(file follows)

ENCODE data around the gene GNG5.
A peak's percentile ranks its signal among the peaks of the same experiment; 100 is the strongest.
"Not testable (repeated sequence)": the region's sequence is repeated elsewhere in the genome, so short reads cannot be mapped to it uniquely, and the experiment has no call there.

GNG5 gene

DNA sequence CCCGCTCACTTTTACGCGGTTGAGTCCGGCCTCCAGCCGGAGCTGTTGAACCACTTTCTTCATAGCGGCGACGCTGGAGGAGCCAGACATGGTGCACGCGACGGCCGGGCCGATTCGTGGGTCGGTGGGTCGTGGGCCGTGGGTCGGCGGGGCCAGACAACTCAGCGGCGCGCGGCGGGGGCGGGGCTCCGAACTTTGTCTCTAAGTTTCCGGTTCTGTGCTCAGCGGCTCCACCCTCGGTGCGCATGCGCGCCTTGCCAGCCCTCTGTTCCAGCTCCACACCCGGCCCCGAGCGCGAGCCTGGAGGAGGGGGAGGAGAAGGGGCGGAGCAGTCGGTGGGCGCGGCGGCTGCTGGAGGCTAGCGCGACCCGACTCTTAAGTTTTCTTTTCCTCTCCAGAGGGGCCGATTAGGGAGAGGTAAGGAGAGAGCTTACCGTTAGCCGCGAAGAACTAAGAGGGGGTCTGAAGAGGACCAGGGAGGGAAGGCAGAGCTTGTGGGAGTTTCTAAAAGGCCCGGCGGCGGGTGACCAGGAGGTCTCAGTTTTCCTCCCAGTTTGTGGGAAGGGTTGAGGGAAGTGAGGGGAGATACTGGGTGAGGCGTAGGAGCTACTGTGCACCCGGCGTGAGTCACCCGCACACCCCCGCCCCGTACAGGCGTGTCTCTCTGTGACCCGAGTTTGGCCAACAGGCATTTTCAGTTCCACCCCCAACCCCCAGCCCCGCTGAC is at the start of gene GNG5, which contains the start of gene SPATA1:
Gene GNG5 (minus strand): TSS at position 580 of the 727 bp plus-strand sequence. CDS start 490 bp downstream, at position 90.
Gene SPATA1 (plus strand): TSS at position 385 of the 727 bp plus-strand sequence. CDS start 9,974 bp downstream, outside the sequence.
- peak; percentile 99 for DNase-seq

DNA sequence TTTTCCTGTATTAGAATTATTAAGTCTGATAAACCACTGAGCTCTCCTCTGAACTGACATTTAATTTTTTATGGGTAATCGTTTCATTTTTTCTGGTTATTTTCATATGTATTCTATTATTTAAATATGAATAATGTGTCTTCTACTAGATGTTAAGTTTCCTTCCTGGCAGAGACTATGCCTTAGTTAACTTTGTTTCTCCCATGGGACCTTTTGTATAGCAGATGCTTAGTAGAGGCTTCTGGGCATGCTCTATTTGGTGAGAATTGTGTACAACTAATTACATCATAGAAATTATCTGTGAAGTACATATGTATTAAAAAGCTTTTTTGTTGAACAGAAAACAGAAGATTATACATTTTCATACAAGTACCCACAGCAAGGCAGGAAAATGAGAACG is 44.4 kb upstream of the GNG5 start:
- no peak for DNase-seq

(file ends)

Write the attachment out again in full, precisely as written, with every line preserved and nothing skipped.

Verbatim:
ENCODE data around the gene GNG5.
A peak's percentile ranks its signal among the peaks of the same experiment; 100 is the strongest.
"Not testable (repeated sequence)": the region's sequence is repeated elsewhere in the genome, so short reads cannot be mapped to it uniquely, and the experiment has no call there.

GNG5 gene

DNA sequence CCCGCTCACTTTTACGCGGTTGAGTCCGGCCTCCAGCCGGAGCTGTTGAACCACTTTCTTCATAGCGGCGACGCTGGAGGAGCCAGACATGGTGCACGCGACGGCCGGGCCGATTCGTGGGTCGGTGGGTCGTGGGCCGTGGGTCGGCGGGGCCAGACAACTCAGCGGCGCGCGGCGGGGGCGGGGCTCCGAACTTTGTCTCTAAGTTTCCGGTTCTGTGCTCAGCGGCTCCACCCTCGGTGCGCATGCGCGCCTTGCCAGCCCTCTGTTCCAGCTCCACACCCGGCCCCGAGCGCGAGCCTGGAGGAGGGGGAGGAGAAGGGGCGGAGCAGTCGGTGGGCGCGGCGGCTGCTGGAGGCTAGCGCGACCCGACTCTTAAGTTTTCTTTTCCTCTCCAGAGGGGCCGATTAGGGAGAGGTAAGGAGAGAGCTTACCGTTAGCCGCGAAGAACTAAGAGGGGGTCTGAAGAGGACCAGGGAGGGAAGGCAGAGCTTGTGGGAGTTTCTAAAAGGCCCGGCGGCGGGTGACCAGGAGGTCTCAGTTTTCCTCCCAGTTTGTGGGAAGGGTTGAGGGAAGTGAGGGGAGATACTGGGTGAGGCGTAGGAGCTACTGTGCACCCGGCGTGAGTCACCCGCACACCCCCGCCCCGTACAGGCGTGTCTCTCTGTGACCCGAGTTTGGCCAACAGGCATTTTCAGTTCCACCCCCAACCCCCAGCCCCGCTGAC is at the start of gene GNG5, which contains the start of gene SPATA1:
Gene GNG5 (minus strand): TSS at position 580 of the 727 bp plus-strand sequence. CDS start 490 bp downstream, at position 90.
Gene SPATA1 (plus strand): TSS at position 385 of the 727 bp plus-strand sequence. CDS start 9,974 bp downstream, outside the sequence.
- peak; percentile 99 for DNase-seq

DNA sequence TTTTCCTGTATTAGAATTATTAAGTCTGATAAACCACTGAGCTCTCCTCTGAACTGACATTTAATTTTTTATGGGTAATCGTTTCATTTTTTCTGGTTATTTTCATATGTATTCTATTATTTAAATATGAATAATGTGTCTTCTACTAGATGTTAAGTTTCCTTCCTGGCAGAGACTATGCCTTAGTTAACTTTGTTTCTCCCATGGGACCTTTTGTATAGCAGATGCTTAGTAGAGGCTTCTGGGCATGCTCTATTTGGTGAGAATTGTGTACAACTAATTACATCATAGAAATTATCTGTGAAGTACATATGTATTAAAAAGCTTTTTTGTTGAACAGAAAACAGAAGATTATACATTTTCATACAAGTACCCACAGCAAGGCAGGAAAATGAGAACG is 44.4 kb upstream of the GNG5 start:
- no peak for DNase-seq